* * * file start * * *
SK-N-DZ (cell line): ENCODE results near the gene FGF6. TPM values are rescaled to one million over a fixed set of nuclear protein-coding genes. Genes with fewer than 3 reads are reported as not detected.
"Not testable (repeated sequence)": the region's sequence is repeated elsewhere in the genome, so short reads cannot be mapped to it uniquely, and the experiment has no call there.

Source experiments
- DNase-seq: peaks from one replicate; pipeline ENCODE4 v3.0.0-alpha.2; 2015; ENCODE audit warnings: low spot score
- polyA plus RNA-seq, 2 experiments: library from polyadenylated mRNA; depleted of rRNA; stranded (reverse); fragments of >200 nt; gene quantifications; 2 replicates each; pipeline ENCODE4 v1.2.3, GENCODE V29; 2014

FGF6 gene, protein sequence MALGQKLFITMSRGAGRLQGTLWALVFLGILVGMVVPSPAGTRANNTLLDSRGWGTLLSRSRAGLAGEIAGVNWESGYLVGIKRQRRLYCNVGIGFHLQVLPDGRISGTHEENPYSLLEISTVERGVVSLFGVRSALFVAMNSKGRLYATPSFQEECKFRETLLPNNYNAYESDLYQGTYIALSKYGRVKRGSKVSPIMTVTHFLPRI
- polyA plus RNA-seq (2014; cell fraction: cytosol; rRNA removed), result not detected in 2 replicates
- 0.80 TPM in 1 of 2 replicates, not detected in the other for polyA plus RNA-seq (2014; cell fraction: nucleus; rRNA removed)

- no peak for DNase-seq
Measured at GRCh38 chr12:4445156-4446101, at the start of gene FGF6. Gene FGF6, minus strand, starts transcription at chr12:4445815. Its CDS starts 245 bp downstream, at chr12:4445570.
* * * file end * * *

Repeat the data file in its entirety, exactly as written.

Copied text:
SK-N-DZ (cell line): ENCODE results near the gene FGF6. TPM values are rescaled to one million over a fixed set of nuclear protein-coding genes. Genes with fewer than 3 reads are reported as not detected.
"Not testable (repeated sequence)": the region's sequence is repeated elsewhere in the genome, so short reads cannot be mapped to it uniquely, and the experiment has no call there.

Source experiments
- DNase-seq: peaks from one replicate; pipeline ENCODE4 v3.0.0-alpha.2; 2015; ENCODE audit warnings: low spot score
- polyA plus RNA-seq, 2 experiments: library from polyadenylated mRNA; depleted of rRNA; stranded (reverse); fragments of >200 nt; gene quantifications; 2 replicates each; pipeline ENCODE4 v1.2.3, GENCODE V29; 2014

FGF6 gene, protein sequence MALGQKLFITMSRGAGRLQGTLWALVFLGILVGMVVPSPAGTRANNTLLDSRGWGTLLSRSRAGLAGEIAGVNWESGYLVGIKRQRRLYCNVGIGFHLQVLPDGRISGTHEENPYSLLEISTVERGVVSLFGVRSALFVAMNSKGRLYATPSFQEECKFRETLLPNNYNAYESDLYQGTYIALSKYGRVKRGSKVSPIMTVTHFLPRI
- polyA plus RNA-seq (2014; cell fraction: cytosol; rRNA removed), result not detected in 2 replicates
- 0.80 TPM in 1 of 2 replicates, not detected in the other for polyA plus RNA-seq (2014; cell fraction: nucleus; rRNA removed)

- no peak for DNase-seq
Measured at GRCh38 chr12:4445156-4446101, at the start of gene FGF6. Gene FGF6, minus strand, starts transcription at chr12:4445815. Its CDS starts 245 bp downstream, at chr12:4445570.